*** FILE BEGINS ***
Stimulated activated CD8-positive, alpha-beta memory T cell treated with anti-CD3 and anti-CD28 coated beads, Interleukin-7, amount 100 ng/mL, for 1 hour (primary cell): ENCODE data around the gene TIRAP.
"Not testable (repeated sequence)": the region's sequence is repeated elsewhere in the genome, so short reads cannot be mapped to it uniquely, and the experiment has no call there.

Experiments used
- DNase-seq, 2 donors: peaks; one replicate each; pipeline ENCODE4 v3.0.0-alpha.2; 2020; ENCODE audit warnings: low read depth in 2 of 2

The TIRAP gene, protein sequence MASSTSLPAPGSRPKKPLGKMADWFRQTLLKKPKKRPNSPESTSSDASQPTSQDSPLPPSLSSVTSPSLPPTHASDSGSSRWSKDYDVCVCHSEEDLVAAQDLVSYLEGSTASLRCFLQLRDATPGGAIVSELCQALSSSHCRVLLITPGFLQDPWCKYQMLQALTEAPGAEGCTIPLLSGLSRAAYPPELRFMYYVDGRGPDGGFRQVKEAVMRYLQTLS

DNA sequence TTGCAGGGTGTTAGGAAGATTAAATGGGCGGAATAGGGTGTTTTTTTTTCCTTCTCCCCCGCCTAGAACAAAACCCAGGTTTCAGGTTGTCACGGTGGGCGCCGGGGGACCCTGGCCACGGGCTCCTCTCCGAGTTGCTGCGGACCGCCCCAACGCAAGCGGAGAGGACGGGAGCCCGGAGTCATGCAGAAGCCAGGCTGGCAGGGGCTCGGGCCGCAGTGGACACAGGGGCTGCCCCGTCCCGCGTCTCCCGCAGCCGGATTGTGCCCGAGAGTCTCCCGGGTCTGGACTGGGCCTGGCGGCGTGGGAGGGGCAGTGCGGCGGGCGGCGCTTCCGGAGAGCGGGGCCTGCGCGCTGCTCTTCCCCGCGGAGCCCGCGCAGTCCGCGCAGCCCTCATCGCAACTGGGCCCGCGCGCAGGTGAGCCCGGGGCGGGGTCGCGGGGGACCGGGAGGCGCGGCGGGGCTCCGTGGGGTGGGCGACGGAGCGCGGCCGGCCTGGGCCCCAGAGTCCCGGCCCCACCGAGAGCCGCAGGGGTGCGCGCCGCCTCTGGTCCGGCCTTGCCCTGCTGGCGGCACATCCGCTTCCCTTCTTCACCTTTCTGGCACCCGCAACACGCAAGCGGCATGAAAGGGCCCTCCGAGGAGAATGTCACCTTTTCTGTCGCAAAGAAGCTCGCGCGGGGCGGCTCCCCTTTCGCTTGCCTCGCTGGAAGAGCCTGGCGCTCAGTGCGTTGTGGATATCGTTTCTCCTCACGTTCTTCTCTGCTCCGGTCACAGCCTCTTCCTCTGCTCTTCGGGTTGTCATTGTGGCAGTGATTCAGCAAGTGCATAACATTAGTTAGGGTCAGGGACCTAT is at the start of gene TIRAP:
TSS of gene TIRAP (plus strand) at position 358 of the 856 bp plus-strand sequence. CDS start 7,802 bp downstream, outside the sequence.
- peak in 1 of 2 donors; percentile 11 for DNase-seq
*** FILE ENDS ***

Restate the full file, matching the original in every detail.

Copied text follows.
Stimulated activated CD8-positive, alpha-beta memory T cell treated with anti-CD3 and anti-CD28 coated beads, Interleukin-7, amount 100 ng/mL, for 1 hour (primary cell): ENCODE data around the gene TIRAP.
"Not testable (repeated sequence)": the region's sequence is repeated elsewhere in the genome, so short reads cannot be mapped to it uniquely, and the experiment has no call there.

Experiments used
- DNase-seq, 2 donors: peaks; one replicate each; pipeline ENCODE4 v3.0.0-alpha.2; 2020; ENCODE audit warnings: low read depth in 2 of 2

The TIRAP gene, protein sequence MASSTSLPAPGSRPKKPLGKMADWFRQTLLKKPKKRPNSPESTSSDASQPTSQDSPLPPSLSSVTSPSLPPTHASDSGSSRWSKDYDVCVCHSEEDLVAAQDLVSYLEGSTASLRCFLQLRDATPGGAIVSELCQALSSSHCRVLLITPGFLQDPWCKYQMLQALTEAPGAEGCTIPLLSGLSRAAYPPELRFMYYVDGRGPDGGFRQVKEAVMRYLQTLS

DNA sequence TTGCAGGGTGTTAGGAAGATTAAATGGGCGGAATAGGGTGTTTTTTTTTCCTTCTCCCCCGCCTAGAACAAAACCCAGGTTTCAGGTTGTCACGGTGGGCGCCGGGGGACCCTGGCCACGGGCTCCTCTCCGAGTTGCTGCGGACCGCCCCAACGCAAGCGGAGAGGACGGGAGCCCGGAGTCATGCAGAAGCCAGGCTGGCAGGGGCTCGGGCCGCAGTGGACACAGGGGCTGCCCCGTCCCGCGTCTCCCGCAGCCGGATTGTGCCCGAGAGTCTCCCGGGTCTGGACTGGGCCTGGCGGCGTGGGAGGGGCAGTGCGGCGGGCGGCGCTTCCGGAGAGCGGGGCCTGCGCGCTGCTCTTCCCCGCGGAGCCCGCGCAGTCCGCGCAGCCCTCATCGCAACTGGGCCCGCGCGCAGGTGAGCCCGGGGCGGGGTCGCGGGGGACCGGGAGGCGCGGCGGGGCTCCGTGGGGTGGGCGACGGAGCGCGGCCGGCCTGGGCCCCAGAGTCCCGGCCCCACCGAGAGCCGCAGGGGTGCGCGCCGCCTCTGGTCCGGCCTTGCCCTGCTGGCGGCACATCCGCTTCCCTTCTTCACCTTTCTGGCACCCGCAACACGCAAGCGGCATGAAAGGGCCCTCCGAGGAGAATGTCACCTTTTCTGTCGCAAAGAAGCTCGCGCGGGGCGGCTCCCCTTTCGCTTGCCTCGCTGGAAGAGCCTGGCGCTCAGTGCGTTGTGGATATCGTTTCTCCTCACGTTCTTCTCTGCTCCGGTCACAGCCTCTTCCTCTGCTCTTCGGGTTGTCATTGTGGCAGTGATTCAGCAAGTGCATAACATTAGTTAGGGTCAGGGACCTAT is at the start of gene TIRAP:
TSS of gene TIRAP (plus strand) at position 358 of the 856 bp plus-strand sequence. CDS start 7,802 bp downstream, outside the sequence.
- peak in 1 of 2 donors; percentile 11 for DNase-seq